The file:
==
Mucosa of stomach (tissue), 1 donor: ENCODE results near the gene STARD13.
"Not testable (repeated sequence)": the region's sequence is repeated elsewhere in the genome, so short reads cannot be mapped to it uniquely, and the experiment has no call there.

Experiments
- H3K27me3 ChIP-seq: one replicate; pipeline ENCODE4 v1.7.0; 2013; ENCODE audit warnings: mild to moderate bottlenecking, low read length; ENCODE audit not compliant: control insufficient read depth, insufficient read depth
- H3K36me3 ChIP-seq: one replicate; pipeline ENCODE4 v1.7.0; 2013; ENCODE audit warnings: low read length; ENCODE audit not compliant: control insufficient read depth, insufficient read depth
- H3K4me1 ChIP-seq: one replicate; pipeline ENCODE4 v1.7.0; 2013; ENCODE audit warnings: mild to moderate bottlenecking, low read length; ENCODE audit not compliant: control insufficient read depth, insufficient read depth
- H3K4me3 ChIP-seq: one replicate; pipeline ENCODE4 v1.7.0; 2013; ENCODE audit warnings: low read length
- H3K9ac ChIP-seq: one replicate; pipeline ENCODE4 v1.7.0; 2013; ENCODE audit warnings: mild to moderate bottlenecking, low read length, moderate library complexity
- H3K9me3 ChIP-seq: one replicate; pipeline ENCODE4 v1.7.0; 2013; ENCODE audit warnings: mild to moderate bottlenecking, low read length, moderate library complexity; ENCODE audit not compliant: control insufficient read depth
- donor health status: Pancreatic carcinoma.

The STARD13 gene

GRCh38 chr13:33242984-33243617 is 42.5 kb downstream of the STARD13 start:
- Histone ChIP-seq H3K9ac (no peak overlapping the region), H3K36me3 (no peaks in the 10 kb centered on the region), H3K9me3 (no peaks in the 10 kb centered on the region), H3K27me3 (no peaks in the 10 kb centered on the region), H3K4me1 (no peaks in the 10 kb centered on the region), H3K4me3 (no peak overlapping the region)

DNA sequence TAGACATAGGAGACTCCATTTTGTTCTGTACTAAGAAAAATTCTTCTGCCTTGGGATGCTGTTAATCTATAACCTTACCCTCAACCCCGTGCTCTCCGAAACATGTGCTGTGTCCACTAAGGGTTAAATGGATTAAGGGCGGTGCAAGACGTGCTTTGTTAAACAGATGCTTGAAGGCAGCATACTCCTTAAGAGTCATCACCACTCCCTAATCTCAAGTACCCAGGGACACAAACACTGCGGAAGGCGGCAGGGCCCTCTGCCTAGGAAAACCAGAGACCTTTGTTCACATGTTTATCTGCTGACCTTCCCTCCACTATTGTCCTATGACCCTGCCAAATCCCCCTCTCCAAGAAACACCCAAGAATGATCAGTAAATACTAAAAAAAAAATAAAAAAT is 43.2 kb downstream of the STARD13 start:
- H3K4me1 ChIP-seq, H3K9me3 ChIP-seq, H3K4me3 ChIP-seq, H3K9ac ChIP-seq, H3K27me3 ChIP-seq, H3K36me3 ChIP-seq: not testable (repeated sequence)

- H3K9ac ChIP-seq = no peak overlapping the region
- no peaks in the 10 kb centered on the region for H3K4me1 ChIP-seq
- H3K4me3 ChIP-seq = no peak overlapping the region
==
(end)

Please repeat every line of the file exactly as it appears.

Mucosa of stomach (tissue), 1 donor: ENCODE results near the gene STARD13.
"Not testable (repeated sequence)": the region's sequence is repeated elsewhere in the genome, so short reads cannot be mapped to it uniquely, and the experiment has no call there.

Experiments
- H3K27me3 ChIP-seq: one replicate; pipeline ENCODE4 v1.7.0; 2013; ENCODE audit warnings: mild to moderate bottlenecking, low read length; ENCODE audit not compliant: control insufficient read depth, insufficient read depth
- H3K36me3 ChIP-seq: one replicate; pipeline ENCODE4 v1.7.0; 2013; ENCODE audit warnings: low read length; ENCODE audit not compliant: control insufficient read depth, insufficient read depth
- H3K4me1 ChIP-seq: one replicate; pipeline ENCODE4 v1.7.0; 2013; ENCODE audit warnings: mild to moderate bottlenecking, low read length; ENCODE audit not compliant: control insufficient read depth, insufficient read depth
- H3K4me3 ChIP-seq: one replicate; pipeline ENCODE4 v1.7.0; 2013; ENCODE audit warnings: low read length
- H3K9ac ChIP-seq: one replicate; pipeline ENCODE4 v1.7.0; 2013; ENCODE audit warnings: mild to moderate bottlenecking, low read length, moderate library complexity
- H3K9me3 ChIP-seq: one replicate; pipeline ENCODE4 v1.7.0; 2013; ENCODE audit warnings: mild to moderate bottlenecking, low read length, moderate library complexity; ENCODE audit not compliant: control insufficient read depth
- donor health status: Pancreatic carcinoma.

The STARD13 gene

GRCh38 chr13:33242984-33243617 is 42.5 kb downstream of the STARD13 start:
- Histone ChIP-seq H3K9ac (no peak overlapping the region), H3K36me3 (no peaks in the 10 kb centered on the region), H3K9me3 (no peaks in the 10 kb centered on the region), H3K27me3 (no peaks in the 10 kb centered on the region), H3K4me1 (no peaks in the 10 kb centered on the region), H3K4me3 (no peak overlapping the region)

DNA sequence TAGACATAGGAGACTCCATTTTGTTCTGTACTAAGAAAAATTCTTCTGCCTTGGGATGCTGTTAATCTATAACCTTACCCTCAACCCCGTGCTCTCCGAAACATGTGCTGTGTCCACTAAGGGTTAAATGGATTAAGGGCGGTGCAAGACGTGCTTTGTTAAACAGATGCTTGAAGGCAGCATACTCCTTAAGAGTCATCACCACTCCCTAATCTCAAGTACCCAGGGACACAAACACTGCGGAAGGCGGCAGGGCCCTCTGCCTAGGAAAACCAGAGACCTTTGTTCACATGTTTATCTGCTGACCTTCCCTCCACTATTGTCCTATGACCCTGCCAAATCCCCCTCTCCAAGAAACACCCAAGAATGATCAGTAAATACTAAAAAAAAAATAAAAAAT is 43.2 kb downstream of the STARD13 start:
- H3K4me1 ChIP-seq, H3K9me3 ChIP-seq, H3K4me3 ChIP-seq, H3K9ac ChIP-seq, H3K27me3 ChIP-seq, H3K36me3 ChIP-seq: not testable (repeated sequence)

- H3K9ac ChIP-seq = no peak overlapping the region
- no peaks in the 10 kb centered on the region for H3K4me1 ChIP-seq
- H3K4me3 ChIP-seq = no peak overlapping the region